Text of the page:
“In Canada, better is always possible,” Prime Minister-designate Justin Trudeau boldly proclaimed to a room full of beaming supporters shortly after leading the Liberals to victory on Monday, Oct. 19, at the conclusion of one of the most predictable, ferocious, and drawn-out election campaigns in the country’s history. Trudeau pledges to instigate “real change,” and work towards a more progressive, dynamic, and united Canada. In a visible first step towards fulfilling said change, Trudeau announced that his cabinet, to be appointed on Nov. 4, will feature equal gender representation—a first in Canadian federal politics. While the possibility for women to have an equal voice in parliament evokes immense pride, these feelings are marred upon considering what the implementation of such a strict standard of equal gender representation will actually mean for Canada. Yes, women may be given the opportunity to have a more equal voice, but forcing it in terms of a quota cannot be the only way. Quotas have encouraged the criticism and questioning of the female voice in political bodies, thereby reducing gender equality to statistical rather than substantive progress.
A recent Status of Women Canada report ranks Canada 52nd in terms of female representation in parliament (for every female member of parliament, there are three who are male). According to the report, Canada is behind other parliamentary democracies, such as Australia and the United Kingdom, in terms of pay equity, support for childcare and parental leave, and strategies to prevent domestic violence. It is no coincidence that a lower representation of women in politics correlates with a lower level of support for women’s issues. The shortfall in these categories is felt by female politicians. Parliament must strive to reflect the authentic gender-makeup of society, in order for all concerns to be given the appropriate consideration and support. A gender quota in cabinet—Trudeau’s cabinet will be under 30 members—is not the most effective way to boost representation.
In politics, a quota refers to the enforcement of a minimum percentage for the representation of a certain group. Quotas are meant to help marginalized groups transcend the barriers that inhibit their involvement in the political sphere and in so doing entrench equal representation into political and cultural norms. In Canada, the 33 per cent female representation in the House of Commons look feeble in comparison to the fact that almost exactly 50 per cent of Canada’s population is female. Gender quotas can potentially inspire a new perception of the role of women in politics: By forcing higher female representation, there is the possibility to set a new norm.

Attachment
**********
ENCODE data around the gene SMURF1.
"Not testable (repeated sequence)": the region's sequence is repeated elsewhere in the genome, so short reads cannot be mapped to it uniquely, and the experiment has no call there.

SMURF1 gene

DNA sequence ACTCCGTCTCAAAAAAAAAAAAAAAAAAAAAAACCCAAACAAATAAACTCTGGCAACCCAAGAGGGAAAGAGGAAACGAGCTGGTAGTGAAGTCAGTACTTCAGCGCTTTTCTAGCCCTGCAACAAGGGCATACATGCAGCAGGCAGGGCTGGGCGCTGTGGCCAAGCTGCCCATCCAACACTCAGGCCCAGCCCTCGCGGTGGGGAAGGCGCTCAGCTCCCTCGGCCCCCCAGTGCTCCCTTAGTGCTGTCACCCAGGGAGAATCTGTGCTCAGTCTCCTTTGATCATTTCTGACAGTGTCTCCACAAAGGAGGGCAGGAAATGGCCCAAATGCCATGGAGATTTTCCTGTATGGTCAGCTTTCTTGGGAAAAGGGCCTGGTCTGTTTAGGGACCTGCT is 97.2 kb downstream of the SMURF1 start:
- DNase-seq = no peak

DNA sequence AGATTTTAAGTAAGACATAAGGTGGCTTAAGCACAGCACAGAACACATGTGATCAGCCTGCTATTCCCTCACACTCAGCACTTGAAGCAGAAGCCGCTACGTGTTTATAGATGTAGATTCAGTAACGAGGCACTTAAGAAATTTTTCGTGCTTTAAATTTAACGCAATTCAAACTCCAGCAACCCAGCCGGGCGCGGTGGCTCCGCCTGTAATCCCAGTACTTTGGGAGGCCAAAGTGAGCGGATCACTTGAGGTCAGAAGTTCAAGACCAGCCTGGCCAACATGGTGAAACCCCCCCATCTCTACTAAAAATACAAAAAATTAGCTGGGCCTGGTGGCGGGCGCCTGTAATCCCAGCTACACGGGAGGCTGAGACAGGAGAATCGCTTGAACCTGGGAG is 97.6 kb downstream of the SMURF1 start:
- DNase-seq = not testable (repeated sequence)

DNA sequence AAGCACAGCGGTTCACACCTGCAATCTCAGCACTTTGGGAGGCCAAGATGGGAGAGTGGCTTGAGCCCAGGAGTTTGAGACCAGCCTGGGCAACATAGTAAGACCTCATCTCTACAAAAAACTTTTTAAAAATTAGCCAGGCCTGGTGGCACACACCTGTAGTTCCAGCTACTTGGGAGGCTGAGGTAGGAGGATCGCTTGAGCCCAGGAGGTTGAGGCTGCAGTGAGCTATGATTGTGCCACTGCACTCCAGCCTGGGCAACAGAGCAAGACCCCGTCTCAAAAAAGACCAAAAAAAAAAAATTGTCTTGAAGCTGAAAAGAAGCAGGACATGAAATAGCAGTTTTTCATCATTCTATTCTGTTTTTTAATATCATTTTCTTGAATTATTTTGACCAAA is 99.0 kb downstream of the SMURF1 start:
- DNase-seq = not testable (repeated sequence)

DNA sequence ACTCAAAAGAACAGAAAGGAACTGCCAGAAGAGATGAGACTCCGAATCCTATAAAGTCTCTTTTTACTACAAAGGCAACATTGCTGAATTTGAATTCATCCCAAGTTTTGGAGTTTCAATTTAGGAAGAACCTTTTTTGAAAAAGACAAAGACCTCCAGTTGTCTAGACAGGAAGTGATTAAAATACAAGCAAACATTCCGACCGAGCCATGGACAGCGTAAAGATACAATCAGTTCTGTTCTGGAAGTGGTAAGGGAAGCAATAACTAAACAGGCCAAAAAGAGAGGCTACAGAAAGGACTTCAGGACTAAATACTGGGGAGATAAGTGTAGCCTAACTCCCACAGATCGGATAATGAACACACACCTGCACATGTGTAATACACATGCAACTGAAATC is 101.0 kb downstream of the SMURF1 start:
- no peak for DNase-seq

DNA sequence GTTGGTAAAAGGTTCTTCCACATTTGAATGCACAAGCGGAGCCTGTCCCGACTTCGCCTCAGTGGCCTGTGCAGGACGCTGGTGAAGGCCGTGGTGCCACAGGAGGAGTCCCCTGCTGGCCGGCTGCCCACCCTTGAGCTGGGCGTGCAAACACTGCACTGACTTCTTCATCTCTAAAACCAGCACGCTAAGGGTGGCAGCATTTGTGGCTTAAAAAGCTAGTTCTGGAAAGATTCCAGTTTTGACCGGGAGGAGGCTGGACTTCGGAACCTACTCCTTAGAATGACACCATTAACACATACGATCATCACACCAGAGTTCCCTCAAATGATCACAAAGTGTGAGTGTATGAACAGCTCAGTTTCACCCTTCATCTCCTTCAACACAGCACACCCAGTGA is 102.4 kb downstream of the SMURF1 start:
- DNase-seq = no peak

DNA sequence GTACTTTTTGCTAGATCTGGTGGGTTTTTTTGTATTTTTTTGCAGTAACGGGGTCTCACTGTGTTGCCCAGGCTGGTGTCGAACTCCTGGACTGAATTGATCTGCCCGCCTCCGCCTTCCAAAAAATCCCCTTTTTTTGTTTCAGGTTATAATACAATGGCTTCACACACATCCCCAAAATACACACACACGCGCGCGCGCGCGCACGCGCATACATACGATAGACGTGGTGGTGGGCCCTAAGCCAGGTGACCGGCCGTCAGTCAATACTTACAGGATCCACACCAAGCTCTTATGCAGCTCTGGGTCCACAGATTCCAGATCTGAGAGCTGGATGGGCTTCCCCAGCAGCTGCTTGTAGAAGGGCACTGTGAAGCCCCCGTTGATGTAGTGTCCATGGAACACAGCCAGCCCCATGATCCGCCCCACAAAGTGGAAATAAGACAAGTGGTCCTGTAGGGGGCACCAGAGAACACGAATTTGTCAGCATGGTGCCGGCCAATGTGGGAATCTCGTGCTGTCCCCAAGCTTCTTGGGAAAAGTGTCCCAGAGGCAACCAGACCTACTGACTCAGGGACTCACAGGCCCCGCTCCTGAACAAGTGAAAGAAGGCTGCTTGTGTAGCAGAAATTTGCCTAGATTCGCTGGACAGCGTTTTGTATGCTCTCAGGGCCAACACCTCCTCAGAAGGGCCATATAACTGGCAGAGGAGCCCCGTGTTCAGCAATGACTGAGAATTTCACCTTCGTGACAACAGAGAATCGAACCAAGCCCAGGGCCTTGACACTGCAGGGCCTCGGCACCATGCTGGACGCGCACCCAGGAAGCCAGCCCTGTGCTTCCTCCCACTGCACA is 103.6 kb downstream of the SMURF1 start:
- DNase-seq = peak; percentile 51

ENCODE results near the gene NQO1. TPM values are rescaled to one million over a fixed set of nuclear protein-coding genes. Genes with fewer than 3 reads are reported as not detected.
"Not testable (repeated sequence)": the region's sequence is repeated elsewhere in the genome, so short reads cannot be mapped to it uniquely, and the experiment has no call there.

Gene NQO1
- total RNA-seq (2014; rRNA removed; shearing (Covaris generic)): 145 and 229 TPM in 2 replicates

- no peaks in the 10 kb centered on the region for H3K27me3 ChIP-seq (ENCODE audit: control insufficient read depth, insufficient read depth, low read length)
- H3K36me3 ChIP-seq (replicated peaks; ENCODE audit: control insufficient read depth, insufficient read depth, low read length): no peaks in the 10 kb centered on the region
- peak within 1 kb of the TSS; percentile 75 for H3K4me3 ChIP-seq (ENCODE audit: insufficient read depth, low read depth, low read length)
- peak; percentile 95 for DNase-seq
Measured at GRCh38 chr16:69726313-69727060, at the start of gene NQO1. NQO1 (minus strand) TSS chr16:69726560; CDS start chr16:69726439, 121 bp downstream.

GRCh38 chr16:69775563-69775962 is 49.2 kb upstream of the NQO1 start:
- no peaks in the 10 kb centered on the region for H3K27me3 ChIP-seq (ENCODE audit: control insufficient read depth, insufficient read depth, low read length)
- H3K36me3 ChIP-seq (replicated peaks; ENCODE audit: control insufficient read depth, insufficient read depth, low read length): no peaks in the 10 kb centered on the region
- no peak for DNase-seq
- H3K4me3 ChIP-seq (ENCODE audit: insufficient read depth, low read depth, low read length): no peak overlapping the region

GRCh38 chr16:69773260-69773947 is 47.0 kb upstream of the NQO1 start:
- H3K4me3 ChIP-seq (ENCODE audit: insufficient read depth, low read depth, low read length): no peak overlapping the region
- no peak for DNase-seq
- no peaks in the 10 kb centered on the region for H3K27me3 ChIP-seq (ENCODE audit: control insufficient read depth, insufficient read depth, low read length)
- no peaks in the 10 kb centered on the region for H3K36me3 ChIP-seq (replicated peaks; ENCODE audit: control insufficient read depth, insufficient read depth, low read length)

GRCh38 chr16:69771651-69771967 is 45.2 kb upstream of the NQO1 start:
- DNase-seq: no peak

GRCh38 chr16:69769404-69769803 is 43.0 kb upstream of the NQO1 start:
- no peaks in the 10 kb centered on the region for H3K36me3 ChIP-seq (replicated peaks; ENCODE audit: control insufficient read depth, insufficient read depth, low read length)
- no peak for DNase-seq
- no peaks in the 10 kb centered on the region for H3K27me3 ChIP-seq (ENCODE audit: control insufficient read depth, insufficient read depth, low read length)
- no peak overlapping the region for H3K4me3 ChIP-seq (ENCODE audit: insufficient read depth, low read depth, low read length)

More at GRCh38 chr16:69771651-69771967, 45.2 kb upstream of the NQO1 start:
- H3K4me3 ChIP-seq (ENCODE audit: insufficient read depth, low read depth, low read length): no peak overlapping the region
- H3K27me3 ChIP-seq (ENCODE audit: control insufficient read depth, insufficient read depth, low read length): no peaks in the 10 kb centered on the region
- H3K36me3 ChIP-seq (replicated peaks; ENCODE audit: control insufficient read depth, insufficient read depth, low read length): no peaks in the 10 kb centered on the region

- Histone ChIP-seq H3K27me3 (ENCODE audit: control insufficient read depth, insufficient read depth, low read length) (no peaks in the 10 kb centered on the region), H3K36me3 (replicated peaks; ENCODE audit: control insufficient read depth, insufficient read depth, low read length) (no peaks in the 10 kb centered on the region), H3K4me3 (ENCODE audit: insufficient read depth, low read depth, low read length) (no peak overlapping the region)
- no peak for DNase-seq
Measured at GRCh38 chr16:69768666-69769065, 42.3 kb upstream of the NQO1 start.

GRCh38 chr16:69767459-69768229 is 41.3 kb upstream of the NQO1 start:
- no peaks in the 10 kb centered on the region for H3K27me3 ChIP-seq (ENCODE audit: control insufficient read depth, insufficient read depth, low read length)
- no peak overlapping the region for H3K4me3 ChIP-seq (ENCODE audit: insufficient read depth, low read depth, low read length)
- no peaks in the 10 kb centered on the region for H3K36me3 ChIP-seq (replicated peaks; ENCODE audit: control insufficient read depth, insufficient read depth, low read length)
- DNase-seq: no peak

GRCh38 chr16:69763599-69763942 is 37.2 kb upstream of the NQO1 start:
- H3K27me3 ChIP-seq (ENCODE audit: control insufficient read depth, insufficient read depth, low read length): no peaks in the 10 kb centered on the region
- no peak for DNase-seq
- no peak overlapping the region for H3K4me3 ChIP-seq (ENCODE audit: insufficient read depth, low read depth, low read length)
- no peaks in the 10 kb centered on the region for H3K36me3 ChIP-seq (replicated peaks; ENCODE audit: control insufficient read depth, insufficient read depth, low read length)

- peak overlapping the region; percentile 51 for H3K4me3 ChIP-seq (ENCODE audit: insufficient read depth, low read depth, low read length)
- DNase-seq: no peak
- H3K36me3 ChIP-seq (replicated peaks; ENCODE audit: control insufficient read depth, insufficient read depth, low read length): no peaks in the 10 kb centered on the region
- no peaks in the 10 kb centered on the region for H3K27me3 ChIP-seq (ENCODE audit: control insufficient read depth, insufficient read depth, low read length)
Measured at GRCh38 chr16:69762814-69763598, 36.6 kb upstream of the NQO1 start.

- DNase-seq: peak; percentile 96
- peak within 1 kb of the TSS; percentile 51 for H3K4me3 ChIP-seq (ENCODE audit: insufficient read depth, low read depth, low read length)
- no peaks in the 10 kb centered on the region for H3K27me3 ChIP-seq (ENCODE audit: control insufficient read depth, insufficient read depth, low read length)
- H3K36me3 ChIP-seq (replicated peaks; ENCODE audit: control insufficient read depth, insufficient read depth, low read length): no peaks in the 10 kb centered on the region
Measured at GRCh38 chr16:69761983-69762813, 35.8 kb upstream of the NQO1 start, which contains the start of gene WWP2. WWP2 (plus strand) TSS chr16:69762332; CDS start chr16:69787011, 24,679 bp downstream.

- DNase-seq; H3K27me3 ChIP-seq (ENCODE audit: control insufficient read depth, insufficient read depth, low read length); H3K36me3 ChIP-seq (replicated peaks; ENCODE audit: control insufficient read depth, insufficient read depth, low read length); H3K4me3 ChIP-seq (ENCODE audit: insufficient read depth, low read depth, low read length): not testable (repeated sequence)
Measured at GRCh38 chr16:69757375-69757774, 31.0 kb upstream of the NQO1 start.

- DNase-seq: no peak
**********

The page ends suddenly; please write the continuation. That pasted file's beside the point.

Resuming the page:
Numbers are worth striving for, but are not necessarily indicative of a true shift towards a new era of gender equality. Canada’s intellectual, empowered, and dynamic women deserve a platform to exercise “real change” in parliament—a platform where achievements and qualifications will not be overshadowed by their sex. Trudeau’s promise of a gender-equal cabinet will provide ammunition to skeptics of females in politics, who will have the opportunity to attribute the women’s appointments to obligation. Criticism has already manifested in Canadian commentary, most notably with Andrew Coyne’s column that argued the “Liberals’ idea for gender quota leaves out the principle of merit.” Citizens may question Canada’s democratic system, and wonder whether the people sitting in some of the country’s most influential positions were selected based on their merit or their gender.
The Liberal caucus is filled with immensely qualified, powerful women, who all have the potential to provoke lasting and positive change; however, Chrystia Freeland’s impressive journalistic accomplishments, Karen McCrimmon’s commitment to the Canadian Forces, and Catherine McKenna’s work as a legal advisor for the United Nations, will all be unfairly overlooked. Reducing their experience in, for example, defense and justice, will come in second to their gender. Each female appointment will be seen as a contribution to Trudeau’s promised 50 per cent.
Trudeau has the right idea. “Real change” is a bold goal, and the promotion of higher female representation in parliament undoubtedly deserves to be on the top of his list towards attaining this goal. Although enforced gender representation is an effective way to begin shifting perceptions in favour of women in politics, Canada needs to eliminate gender discrimination and barriers—both social and physical—that prevent women from becoming involved in politics, such as limited childcare options. Women should be selected to fill influential cabinet positions because they deserve these roles, without any prior ‘announcement’ of equal representation, which only serves to further stigmatize women’s role in politics. The message that needs to be spread is one of equal ability and potential. Women deserve to be in office because of their unique skills and experiences as people, not just as women.